Can anyone think of a more debated 53 pages in the history of planning policy and local government? For the last two months since its publishing the National Planning Policy Framework has been the subject of an almighty tug of war between those pro and anti development. Ministers, stung by criticisms levelled at them from, amongst others, the National Trust and the Campaign for the Protection of Rural England, have been engaged in an unprecedented defence of their new policy.

The prime minister’s recent letter to the National Trust defending the NPPF and promising to protect rural Britain from overwhelming development is surely also without precedent, as is the ferocious nature of The Daily Telegraph’s campaign against a Conservative government policy.

Everyone knows that a private sector recovery is dependent on the government taking a pro-development stance. Labour has reflected on this too, as they have for the need to deliver affordable homes. Their recent conference announcements to prioritise the development of 25,000 affordable homes and reverse only some of the themes of the NPPF demonstrate a cross party determination to build more homes and promote development. Labour does run the risk that centrally funding these new affordable homes through taxing bankers’ bonuses rather than incentivising developers could be seen as being a return to a more centralised system of planning.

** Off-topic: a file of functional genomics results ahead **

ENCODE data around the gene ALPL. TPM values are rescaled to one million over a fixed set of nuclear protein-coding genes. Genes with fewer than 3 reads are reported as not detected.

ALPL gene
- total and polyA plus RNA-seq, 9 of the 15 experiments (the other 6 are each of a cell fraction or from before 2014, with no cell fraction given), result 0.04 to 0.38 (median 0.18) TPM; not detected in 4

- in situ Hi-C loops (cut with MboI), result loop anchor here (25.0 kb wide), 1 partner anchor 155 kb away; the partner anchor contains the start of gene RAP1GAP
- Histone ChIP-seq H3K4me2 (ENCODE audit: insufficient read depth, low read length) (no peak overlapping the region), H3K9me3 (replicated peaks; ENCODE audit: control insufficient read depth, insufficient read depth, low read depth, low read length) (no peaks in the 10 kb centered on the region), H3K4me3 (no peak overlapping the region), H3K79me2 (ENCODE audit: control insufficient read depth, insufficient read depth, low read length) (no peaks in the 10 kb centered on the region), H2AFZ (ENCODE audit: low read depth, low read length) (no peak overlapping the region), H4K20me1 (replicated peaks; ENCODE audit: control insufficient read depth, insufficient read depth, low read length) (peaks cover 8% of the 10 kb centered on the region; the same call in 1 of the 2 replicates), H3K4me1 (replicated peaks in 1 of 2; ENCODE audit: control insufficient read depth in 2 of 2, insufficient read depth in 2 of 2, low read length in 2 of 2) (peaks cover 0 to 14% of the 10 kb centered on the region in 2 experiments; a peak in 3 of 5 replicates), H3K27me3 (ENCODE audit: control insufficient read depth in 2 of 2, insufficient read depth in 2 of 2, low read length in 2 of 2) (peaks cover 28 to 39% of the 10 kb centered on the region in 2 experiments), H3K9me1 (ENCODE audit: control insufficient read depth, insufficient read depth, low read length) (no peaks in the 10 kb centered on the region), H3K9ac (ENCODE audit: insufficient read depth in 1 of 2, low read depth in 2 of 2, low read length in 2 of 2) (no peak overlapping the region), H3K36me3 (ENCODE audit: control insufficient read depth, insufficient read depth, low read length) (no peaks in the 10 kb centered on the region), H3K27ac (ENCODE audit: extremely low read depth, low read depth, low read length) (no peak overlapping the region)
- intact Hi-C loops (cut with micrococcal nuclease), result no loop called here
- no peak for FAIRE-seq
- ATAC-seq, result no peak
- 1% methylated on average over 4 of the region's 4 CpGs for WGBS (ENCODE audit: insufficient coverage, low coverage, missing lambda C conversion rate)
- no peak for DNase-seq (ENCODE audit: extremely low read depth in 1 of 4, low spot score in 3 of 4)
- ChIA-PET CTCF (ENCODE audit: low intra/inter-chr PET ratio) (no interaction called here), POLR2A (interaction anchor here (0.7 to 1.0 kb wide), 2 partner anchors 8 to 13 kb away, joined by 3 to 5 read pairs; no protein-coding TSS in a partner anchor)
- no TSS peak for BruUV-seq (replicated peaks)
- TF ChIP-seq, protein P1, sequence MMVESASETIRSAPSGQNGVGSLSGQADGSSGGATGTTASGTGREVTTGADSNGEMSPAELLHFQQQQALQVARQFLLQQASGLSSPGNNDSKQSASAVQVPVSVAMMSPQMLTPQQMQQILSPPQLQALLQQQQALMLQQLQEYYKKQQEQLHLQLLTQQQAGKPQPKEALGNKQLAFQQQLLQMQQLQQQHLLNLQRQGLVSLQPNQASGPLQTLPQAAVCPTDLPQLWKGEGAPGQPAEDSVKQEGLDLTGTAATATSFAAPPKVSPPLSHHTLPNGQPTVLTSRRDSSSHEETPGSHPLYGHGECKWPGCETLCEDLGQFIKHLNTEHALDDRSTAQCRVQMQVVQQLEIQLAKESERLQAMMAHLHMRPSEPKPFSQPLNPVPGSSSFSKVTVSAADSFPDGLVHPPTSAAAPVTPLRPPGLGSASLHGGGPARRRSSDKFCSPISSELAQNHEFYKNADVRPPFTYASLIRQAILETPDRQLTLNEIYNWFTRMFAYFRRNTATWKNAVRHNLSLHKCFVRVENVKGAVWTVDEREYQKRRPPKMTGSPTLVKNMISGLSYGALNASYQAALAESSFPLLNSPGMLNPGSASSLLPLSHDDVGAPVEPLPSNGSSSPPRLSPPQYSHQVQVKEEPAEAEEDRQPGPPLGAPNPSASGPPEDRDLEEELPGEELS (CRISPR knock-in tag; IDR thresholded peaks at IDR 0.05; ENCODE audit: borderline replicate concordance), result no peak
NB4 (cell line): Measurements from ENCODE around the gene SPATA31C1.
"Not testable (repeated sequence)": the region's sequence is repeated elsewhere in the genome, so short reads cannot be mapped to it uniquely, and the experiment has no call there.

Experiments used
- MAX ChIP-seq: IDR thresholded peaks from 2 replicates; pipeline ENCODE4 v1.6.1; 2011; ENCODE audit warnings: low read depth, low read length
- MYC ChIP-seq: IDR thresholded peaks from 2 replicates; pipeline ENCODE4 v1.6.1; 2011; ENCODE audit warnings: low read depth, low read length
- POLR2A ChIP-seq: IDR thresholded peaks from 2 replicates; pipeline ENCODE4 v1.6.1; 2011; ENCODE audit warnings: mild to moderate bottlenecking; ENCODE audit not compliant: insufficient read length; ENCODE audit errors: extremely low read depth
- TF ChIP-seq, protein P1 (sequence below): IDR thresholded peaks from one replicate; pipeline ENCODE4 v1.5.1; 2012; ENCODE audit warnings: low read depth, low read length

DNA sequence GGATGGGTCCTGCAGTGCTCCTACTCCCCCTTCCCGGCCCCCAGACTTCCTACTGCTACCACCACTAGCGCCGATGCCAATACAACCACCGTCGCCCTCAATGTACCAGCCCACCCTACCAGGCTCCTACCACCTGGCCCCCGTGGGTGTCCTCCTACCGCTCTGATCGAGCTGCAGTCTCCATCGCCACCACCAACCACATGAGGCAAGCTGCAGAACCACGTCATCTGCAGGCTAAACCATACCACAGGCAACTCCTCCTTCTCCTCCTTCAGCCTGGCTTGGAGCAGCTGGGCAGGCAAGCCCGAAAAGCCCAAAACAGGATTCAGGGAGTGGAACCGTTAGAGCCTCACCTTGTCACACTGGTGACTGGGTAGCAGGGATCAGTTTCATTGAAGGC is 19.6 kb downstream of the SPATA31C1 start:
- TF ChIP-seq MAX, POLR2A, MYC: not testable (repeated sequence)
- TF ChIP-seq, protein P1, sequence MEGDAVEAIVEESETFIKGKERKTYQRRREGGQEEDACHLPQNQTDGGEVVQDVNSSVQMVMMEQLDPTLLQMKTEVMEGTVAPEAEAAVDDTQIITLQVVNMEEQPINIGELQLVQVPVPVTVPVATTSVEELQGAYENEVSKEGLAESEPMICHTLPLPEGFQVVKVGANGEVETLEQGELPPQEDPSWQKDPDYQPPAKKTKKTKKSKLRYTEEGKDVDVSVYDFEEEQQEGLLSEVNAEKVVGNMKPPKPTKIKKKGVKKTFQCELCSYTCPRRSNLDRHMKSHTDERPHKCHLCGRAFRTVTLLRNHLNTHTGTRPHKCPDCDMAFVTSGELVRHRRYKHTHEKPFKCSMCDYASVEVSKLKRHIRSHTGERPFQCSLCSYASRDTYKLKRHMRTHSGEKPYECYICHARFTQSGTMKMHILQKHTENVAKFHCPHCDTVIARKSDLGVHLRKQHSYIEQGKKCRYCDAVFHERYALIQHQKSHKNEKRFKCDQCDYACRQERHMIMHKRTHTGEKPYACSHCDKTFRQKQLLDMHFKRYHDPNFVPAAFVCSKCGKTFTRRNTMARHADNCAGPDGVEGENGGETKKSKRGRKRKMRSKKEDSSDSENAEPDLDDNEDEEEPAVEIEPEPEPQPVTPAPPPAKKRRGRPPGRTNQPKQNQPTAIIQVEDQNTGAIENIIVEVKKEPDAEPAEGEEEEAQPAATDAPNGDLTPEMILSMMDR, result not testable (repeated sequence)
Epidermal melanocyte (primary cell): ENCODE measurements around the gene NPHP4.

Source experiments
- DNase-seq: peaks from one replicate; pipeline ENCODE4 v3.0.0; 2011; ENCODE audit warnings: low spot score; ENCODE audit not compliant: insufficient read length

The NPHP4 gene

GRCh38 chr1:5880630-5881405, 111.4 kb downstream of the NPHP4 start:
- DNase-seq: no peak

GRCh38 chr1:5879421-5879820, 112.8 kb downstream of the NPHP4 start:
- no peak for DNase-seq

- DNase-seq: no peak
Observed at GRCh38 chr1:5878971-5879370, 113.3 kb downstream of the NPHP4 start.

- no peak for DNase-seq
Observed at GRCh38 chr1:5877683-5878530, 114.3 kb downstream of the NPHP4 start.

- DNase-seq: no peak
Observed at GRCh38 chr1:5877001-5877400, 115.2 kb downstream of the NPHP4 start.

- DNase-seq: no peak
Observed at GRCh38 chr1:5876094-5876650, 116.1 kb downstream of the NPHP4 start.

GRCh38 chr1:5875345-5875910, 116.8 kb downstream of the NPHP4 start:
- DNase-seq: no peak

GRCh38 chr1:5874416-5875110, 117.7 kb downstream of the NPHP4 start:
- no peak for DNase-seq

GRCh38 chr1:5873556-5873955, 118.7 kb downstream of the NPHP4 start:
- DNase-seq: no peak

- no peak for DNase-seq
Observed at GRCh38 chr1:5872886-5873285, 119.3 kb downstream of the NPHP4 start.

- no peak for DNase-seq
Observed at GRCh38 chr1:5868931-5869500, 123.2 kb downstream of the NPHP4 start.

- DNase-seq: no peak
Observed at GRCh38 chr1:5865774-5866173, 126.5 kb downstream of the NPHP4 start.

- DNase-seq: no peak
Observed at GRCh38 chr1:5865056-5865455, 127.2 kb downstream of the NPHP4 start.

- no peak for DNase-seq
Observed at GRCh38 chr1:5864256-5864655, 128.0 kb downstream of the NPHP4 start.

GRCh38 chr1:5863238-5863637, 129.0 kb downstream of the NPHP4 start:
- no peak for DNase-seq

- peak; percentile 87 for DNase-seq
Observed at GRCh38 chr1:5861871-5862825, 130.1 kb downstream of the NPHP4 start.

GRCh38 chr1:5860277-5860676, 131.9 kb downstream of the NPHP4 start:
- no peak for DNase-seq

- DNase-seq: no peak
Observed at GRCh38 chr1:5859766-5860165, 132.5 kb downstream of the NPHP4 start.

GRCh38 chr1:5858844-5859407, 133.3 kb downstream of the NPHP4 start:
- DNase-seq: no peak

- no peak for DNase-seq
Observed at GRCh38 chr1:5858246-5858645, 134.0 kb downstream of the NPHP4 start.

The main theme of the NPPF is a presumption in favour of sustainable development. Those opposing this claim that it unfairly promotes greenfield development by removing the default preference for brown-field options. What is clear is that there has to be some synergy between this policy and the broader localism themes being promoted by the government.

It is fair to say that the predominantly cautious Localism and Decentralisation Bill appears at odds with the planning guidance governing it. Redwood Consulting has recently worked with Clive Betts MP, the chairman of the All Party Select Committee for the Department of Communities and Local Government. He has expressed the concern that a localism agenda, which seeks to allow communities to more easily say ‘no’ to development, is totally out of sync with the NPPF, which makes development more easier for developers.

The three criteria for what is classed as a ‘sustainable’ development are quite ambiguous, as only the economic argument really needs to be made. How can developers ensure that key decision makers are provided with this evidence base and are comfortable endorsing such applications?

At Redwood we work hard with developers and communities to prepare quality developments that local people want. We always work to the demands of current policy and with the planning environment being more and more focussed on ensuring local buy in (localism) and development sustainability (NPPF) it is increasingly important to walk the tightrope.